New Jersey I-601 And I-601A Lawyers
EXTREME HARDSHIP TO QUALIFYING RELATIVE
Se presenta un caso de “excesiva onerosidad” (hardship) cuando ocurren sucesos que alteran fundamentalmente el equilibrio del caso.
You must show that you have a U.S. citizen spouse or parent (qualifying relative) who would experience extreme hardship if you were refused admission to the United States. The qualifying relative does not need to be the relative who filed the immigrant visa petition to classify you as an immediate relative, but he or she must be a U.S. citizen spouse or parent.
NOTE to parents of a U.S. citizen child: A U.S. citizen child may not be a qualifying relative for the purpose of showing extreme hardship in this application. USCIS will not consider hardship experienced by your U.S. citizen children except to the extent that it affects the hardship your qualifying U.S. citizen spouse or parent would experience if you were refused admission to the United States.
NOTE to surviving immediate relatives: If your U.S. citizen spouse or parent (the immigrant visa petitioner) died after filing Form 1-130 on your behalf, USCIS will consider the death of your U.S. citizen spouse or parent to be the functional equivalent of extreme hardship to the petitioner if you meet the following requirements: (1) you resided in the United States at the time of the death of the petitioner and (2) you continue to reside in the United States. you must explain why you believe your application for a provisional unlawful presence waiver should be approved as a matter of discretion. You must also provide a copy of the petitioner’s death certificate with your application.
Citizenship Status of Qualifying Relative
If you claim extreme hardship to a U.S. citizen spouse or parent who is the immigrant visa petitioner, you do not need to present evidence of your relationship to the petitioner. The immigrant visa petitioner will have already presented this evidence with the immigrant visa petition.
However, if you claim extreme hardship to a qualifying relative who is not the immigrant visa petitioner, you must submit evidence showing that your qualifying relative is a citizen of the United States.
Evidence of U.S. citizenship includes, but is not limited to, any of the following:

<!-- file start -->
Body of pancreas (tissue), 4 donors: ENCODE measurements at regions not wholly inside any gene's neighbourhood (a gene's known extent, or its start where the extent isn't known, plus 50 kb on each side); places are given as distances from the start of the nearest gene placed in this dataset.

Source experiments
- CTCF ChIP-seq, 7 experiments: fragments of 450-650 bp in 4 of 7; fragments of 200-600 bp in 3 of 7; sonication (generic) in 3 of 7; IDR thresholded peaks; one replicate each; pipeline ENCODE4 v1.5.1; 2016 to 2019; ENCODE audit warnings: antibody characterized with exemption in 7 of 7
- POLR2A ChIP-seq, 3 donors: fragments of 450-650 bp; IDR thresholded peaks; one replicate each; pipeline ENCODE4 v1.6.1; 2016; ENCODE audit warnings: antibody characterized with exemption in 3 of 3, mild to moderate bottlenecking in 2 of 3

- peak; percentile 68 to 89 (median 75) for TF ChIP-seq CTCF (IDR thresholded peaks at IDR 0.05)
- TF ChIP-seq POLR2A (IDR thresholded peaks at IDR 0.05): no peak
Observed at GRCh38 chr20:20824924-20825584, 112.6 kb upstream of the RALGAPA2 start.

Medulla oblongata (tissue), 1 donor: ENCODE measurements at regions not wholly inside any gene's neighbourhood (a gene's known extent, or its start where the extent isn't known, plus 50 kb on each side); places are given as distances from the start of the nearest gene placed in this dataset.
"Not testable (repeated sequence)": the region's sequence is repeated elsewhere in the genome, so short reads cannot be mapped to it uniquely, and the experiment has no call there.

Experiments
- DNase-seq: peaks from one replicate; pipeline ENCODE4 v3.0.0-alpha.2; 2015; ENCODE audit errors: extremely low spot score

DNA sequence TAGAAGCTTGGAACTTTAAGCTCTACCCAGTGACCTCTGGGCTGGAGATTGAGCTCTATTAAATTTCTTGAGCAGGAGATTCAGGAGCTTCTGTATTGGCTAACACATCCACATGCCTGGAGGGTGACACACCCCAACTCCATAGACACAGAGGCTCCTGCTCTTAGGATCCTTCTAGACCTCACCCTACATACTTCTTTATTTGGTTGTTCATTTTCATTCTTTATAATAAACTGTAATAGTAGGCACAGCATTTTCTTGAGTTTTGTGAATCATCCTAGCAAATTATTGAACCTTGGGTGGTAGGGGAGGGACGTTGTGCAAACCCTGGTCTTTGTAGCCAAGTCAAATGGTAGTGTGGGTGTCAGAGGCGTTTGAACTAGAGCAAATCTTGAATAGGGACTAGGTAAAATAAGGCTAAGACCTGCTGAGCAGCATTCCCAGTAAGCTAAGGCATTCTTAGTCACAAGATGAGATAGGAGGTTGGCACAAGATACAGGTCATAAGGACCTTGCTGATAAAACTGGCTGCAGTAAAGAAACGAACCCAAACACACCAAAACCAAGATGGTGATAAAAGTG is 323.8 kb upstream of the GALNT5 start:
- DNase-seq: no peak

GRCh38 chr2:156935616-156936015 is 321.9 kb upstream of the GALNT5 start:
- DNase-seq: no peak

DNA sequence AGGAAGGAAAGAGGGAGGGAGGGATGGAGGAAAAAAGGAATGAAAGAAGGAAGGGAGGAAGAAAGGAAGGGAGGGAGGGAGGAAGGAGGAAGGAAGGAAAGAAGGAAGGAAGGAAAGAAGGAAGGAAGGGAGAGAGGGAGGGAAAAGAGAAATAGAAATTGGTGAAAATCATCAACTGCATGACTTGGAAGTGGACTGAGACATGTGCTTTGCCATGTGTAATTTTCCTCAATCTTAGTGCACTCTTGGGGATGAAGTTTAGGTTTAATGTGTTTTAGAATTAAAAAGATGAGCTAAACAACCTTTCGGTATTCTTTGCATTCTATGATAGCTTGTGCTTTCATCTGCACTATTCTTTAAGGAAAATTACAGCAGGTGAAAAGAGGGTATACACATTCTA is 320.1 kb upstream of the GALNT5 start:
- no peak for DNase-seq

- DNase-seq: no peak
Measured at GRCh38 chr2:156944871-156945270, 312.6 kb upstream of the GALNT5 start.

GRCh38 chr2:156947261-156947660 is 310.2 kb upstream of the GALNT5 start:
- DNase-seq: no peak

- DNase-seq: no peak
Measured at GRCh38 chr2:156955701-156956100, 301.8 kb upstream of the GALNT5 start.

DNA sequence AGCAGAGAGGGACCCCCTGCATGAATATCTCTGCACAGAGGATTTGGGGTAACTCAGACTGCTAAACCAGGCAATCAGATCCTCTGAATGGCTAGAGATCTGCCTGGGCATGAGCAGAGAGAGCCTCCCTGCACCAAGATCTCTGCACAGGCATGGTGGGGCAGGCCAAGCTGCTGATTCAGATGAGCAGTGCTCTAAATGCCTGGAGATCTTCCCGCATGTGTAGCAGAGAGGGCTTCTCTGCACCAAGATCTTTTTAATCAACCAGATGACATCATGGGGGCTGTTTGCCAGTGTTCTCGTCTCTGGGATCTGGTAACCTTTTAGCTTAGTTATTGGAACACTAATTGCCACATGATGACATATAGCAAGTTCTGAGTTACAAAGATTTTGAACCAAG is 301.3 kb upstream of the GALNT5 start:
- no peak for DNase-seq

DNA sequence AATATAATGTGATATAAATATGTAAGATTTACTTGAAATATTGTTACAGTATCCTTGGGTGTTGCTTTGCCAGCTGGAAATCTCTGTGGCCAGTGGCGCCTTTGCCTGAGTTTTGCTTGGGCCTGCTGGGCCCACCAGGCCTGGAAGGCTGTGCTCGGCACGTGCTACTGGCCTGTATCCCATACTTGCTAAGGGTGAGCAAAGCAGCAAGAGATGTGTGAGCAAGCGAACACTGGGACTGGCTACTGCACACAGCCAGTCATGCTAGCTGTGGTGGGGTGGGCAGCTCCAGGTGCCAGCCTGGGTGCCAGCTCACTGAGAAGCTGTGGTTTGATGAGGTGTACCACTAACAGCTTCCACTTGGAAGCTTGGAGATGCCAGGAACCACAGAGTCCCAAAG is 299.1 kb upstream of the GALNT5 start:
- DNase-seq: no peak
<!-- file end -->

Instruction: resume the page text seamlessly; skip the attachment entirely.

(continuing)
(1) If your relative was born in the United States, a copy of his or her birth certificate, issued by a civil registrar, vital statistics office, or other civil authority of a state, county, municipal authority or territory of the United States.
(2) A copy of your relative’s naturalization certificate or certificate of citizenship issued by USCIS or the Immigration and Naturalization Service (INS).
(3) A copy of your relative’s unexpired U.S. passport.
(4) A copy of your relative’s Form FS-240, Report of Birth Abroad of a Citizen of the United States, issued by the U.S. Department of State.
You may submit any evidence to support the claim that your qualifying relative would experience extreme hardship if you were refused admission to the United States.
Factors USCIS considers when determining extreme hardship include, but are not limited to:
1. Health – For example: Ongoing or specialized treatment required for a physical or mental condition; availability and quality of such treatment in the foreign country; anticipated duration of the treatment; chronic vs. acute or long- vs. short-term.
2. Financial Considerations – For example: Future employability; loss due to sale of home or business or termination of a professional practice; decline in standard of living; ability to recoup short-term losses; cost of extraordinary needs such as special education or training for children with special needs; cost of care for family members (elderly and sick parents).
3. Education – For example: Loss of opportunity for higher education; lower quality or limited scope of education options; disruption of current program; requirement to be educated in a foreign language or culture with ensuing loss of time or grade; availability of special requirements, such as training programs or internships in specific fields.
4. Personal Considerations – For example: Close relatives in the United States and country of birth or citizenship; separation from spouse/children; ages of involved parties; length of residence and community ties in the United States.
5. Special Factors – For example: Cultural, language, religious, and ethnic obstacles; valid fears of persecution, physical harm, or injury; social ostracism or stigma; access (or lack of access) to social institutions or structures (official or unofficial) for support, guidance, or protection.
Evidence of extreme hardship may include, but is not limited to:
(1) Affidavits from the qualifying relative or other individuals with personal knowledge of the claimed hardships;
(2) Expert opinions;
(3) Evidence of employment or business ties, such as payroll records or tax statements;
(4) Evidence of monthly expenditures such as mortgage, rental agreement, bills and invoices, etc.;
(5) Other financial records supporting any claimed financial hardships;
(6) Medical documentation and/or evaluations by medical professionals supporting any claimed medical hardships;
(7) Records of membership in community organizations, volunteer confirmation, and evidence of cultural affiliations;
(8) Birth/marriage/adoption certificates supporting any claimed family ties;
(9) Country condition reports; and
(10) Any other evidence you believe supports the claimed hardships.
NOTE: USCIS will only consider hardship to a qualifying relative. If you describe hardship to yourself or anyone other than a U.S. citizen spouse or parent, you must show how this hardship affects the hardship your qualifying U.S. citizen spouse or parent would experience if you were refused admission to the United States.